The Netherlands Enterprise Agency (Rijksdienst voor Ondernemend Nederland; RVO) will open a tender for morphological and scour assessment of the IJmuiden Ver Wind Farm Zone in March, according to a prior information notice RVO issued on 14 February.

The successful candidate will conduct a study into the morphological and scouring conditions at the offshore wind farm zone, starting in June 2022.

The work will be carried out utilising available data from (geophysical and geotechnical) surveys and other sources of information to improve the understanding of the seabed morphology and morphodynamics of the IJmuiden Ver Wind Farm Zone. The study will consist of analyses of the autonomous seabed dynamics and also the scouring that is to be expected during the lifetime of an offshore windfarm.

The acquired information will be made publicly available to all potential bidders for offshore wind farms in the Netherlands.

For geotechnical and geophysical surveys, RVO awarded contracts to GEOxyz and Fugro back in 2020 and in November last year the Agency appointed DNV and Arcadis to support RVO in managing offshore wind farm site studies at six sites within the IJmuiden Ver Wind Farm Zone.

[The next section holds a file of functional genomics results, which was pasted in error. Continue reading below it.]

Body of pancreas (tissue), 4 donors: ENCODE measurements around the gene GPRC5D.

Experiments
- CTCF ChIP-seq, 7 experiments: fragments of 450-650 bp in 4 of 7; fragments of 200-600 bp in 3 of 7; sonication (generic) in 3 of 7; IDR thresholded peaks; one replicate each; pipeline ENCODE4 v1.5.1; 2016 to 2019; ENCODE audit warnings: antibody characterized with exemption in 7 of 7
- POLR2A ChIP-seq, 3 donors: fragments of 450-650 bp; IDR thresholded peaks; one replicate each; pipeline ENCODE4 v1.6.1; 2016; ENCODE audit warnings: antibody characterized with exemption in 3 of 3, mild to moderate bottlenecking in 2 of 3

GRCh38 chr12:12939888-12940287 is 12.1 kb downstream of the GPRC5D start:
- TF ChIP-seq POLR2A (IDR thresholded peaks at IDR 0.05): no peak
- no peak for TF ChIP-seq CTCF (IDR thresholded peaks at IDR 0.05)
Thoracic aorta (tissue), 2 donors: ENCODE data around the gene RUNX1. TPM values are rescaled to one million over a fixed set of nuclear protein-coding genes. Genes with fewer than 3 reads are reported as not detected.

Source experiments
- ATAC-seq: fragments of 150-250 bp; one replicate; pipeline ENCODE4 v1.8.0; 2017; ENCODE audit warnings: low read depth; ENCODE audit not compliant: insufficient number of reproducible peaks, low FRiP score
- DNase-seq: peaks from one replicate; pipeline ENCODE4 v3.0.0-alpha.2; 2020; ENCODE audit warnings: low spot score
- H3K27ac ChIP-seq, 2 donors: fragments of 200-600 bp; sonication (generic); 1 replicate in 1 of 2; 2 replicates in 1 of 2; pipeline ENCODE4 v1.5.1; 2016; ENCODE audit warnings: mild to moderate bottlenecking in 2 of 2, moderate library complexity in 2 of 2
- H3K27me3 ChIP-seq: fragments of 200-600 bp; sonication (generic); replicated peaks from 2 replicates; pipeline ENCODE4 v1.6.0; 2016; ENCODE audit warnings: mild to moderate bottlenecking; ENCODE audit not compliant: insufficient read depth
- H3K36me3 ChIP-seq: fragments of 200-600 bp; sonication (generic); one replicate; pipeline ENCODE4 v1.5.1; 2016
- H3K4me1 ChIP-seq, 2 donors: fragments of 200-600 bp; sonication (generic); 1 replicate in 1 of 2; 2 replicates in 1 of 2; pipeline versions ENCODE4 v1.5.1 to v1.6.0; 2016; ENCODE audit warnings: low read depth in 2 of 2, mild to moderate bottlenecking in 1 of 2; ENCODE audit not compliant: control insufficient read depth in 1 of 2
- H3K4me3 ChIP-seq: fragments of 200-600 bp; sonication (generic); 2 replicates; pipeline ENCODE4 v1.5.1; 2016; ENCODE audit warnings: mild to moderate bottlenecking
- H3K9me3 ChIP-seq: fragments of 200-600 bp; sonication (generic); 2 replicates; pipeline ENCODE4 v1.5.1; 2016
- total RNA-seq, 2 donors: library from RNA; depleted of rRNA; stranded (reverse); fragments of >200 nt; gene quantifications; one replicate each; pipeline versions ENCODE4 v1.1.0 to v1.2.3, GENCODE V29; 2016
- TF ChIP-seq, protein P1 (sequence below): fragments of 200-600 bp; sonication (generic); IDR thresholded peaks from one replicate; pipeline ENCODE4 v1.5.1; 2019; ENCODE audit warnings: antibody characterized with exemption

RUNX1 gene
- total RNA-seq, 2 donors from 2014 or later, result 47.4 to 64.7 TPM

The IJmuiden Ver Wind Farm Zone currently has four sites with a potential to house a total installed capacity of 4 GW progressing towards being auctioned.

The Dutch government is set to issue a tender for IJmuiden Ver I and II sites in 2023, and the IJmuiden Ver III and IV sites will be put to tender two years later.

At last year’s Offshore Energy Exhibition and Conference (OEEC) in Amsterdam, RVO and TenneT said it was likely that the IJmuiden Ver zone would have 6 GW instead of 4 GW of total installed offshore wind capacity, with the zone planned to comprise six areas instead of four, which was subject to a final decision within the framework of the North Sea Programme.

The Dutch government released an Additional Draft North Sea Programme 2022 – 2027 in November 2021, increasing the country’s offshore wind target from the current 11.5 GW to 22.2 GW by 2030.

Source: Offshore Energy